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Friday, January 19, 2024

“Childhood Innocence” Does Not Need Rescuing Here : Growing Up Graphic book review

reviewed by Cecilia Garrison, 
California Institute of Integral Studies

Alison Halsall. Growing Up Graphic: The Comics of Children in Crisis. Ohio State University Press, 2023.

Growing Up Graphic: The Comics of Children in Crisis is a refreshing and honest assessment of the importance of accurately and frankly acknowledging that childhood innocence is a Western invention. And also, that children, no matter where they are from or who they are, deserve to see themselves depicted in comics and can use the graphic narrative medium as a means to develop a broader and more realistic world view. Alison Halsall, fresh off the success of her edited volume The LGBTQ+ Comics Studies Reader winning the 2023 Eisner Award for Best Academic/Scholarly Work, writes Growing Up Graphic with four objectives in mind. First, Halsall aims to explore comics and graphic narratives as a medium heavily invested in representing the reality of the social, political, and cultural experiences of childhood and youth. Graphic narratives, she argues, are a particularly useful means of sharing these experiences across national and cultural borders, because the “unique verbal/visual interface” (28) of these narratives seems to translate across the borders more easily. The second objective is the navigation of comics for young people throughout, within, and around “discourses of nation, belonging, ableism, and identity” (3). Young people are shaped by the communities and countries in which they live, and the politics of those spaces, and they deserve to have a space in that discourse. Third, she observes and contends with the trend in children’s publishing to diversify published content, providing young readers in the Global North with a more intersectional lens through which to see the world when consuming media. Comics and graphic narratives for children use the personal and the local to aid young readers in understanding broader narratives. And finally, she considers the readers themselves as a source of tension. Halsall meets all her stated objectives with aplomb and a frankness that makes the book hard to put down.

            Halsall’s text refutes the harmful ideas that comics and graphic novels are somehow lesser and should not be consumed by children or young people because of supposedly harmful and corrupting influences. This idea has existed for decades; today’s censorship of LGBTQ and African-American graphic novels echoes Fredric Wertham’s 1950s crusade against comics. However, Halsall argues that the world in which we all live requires more and more of children, particularly in terms of communication and critical thinking skills. Visual literacy, comprehension, and interpretation are increasingly necessary aspects of communication. More libraries, schools, and curricula for young readers find the navigation of graphic texts to be a valuable means by which students and readers can develop these and other skills, while also developing a love of literature, art, and reading from a young age. Not only do graphic narratives provide opportunities for young readers to develop the aforementioned skills, but the particular graphic narratives Halsall addresses in Growing Up Graphic (which include such titles as War Brothers by Sharon E. McKay, Leila Abdelrazaq’s Baddawi, 7 Generations by David Alexander Robertson, and several of Raina Telgemeier’s graphic novels, including Guts and Drama) provide young readers with new and engaging opportunities to learn about human rights discourses, world events, and ways in which children are and can be active agents in the world around them, providing the groundwork for those readers to become more empathetic, compassionate, and culturally aware.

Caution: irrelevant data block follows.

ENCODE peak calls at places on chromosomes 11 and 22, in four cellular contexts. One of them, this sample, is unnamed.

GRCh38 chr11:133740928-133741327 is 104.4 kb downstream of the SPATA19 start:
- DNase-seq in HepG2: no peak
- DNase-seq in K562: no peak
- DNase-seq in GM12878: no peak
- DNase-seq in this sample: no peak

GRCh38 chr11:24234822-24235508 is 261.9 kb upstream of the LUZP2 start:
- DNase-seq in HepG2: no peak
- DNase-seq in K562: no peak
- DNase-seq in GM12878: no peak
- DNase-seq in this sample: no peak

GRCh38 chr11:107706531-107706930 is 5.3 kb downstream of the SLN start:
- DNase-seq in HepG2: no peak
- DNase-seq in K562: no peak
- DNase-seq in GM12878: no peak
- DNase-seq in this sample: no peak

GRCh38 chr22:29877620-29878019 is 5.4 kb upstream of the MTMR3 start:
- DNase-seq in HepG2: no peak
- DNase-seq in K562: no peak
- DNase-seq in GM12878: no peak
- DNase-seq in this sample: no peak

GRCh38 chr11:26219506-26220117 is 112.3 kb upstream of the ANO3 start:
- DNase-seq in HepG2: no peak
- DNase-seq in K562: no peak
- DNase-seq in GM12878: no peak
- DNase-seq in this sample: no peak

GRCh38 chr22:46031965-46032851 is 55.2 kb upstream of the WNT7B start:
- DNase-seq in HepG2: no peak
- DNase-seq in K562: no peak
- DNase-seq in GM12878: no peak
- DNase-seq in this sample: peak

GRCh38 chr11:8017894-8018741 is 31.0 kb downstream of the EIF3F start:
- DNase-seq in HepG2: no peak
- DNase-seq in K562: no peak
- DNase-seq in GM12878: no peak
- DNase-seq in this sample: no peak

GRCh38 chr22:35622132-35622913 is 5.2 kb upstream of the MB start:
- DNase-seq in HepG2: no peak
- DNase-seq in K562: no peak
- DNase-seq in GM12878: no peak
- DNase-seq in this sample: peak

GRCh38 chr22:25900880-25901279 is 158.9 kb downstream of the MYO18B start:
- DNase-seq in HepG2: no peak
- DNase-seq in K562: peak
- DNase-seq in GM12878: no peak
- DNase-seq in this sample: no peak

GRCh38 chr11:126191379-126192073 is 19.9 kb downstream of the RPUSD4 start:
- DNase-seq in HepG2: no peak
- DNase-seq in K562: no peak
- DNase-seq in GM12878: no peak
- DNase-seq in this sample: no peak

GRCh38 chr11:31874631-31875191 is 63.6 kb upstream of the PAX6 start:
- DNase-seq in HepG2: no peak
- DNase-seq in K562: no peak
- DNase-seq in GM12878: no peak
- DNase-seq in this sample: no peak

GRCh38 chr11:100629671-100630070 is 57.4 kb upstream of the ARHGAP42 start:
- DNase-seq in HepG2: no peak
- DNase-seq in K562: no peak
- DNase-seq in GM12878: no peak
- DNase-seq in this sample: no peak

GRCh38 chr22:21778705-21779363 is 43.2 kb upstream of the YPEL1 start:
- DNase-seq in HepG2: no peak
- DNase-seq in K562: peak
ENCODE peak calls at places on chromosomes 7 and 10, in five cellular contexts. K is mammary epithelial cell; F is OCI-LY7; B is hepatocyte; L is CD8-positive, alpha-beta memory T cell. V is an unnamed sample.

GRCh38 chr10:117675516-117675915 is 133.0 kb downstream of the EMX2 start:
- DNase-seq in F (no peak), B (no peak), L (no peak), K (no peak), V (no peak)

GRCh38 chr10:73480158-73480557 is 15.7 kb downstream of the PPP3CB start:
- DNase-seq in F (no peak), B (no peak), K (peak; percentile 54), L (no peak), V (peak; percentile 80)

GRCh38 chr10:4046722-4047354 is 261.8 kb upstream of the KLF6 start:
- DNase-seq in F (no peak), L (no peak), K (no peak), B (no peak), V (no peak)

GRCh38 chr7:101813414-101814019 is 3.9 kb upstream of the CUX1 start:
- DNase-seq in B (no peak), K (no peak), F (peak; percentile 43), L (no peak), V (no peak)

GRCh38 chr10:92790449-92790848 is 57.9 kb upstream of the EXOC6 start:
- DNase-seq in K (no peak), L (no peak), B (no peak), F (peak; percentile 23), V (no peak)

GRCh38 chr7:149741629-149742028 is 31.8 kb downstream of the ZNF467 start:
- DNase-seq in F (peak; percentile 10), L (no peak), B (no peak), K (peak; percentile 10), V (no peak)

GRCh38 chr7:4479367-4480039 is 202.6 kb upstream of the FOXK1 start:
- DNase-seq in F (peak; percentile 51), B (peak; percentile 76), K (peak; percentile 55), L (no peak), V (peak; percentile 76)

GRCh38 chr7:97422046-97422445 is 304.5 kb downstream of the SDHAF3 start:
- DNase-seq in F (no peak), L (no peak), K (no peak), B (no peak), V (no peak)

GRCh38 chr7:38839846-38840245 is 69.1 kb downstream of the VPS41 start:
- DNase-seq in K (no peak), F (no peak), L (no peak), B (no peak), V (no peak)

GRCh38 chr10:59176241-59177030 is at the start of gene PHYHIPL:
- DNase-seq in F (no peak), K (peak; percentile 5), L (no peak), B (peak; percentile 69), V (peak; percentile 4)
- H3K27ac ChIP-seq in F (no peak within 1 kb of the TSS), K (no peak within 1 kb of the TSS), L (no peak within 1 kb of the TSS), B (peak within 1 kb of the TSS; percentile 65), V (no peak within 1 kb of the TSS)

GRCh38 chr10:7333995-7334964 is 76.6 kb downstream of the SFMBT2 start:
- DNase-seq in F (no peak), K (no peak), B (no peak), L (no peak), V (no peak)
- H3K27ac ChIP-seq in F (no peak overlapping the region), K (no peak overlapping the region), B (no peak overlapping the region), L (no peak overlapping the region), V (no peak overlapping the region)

Furthermore, Halsall questions the Global North belief that childhood and youth are and must be innocent – that children should be protected from anything that may burden the innocence of their youth. Childhood, Halsall argues, is a largely Western concept, and that the Global North conception of childhood as something which should be stable and protected is in conflict with the experiences of hundreds of thousands of children both within the context of Western societies and beyond. This conflict is present throughout all five chapters of Growing Up Graphic.

In her first chapter, Halsall explores the use of childhood in war, bringing the reader through an analysis of Michel Chikwanine’s Child Soldier: When Boys and Girls Are Used in War, Sharon E. McKay and Daniel Lafrance’s War Brothers: The Graphic Novel, and Jean-Philippe Stassen’s Deogratias, A Tale of Rwanda to ask readers to reflect on the ontology of victimhood, the lives of those – especially children – who are caught up in wars not of their own making, and the impacts of power, control, and change. She calls upon these texts to defamiliarize standard historical narratives and the ideas of childhood, as they instead point out that history is far rifer with personal and political violence and trauma, and that childhood “transforms in relation to war, a social and political crisis” (34). The children involved in armed conflict cannot be seen from the Western perspective of childhood as brimming over with innocence, they are shown through these narratives to be complex; neither agents nor at-risk victims, but perhaps both at the same time. They can be agentic without being responsible, vulnerable without being entirely victimized, etc.

This vein of complicated agency continues into the second chapter, with a question of how graphic narratives about immigration, diaspora, and refugees, such as Morten Dürr and Lars Horneman’s Zenobia, Shaun Tan’s The Arrival, Matt Hyunh’s “The Boat,” Reinhard Kleist’s An Olympic Dream: The Story of Samia Yusuf Omar, Leila Abdelrazaq’s Baddawi, and George Takei’s They Called Us Enemy, can explore migration ethically, rejecting the instinct common in Western literature to represent refugees and immigrants as “passive victims waiting to be ‘saved’” (58), instead exploring them as fully complex individuals shaped by the circumstances in which they find themselves. This effort humanizes the refugee crisis and the protagonists of these texts, allowing young readers to ground themselves in another young person’s lived experiences. “Here” and “there” become less disparate as young readers read, and they are able to conceptualize immigrants and refugees as something more than victims without agency, awaiting saving from the Global North.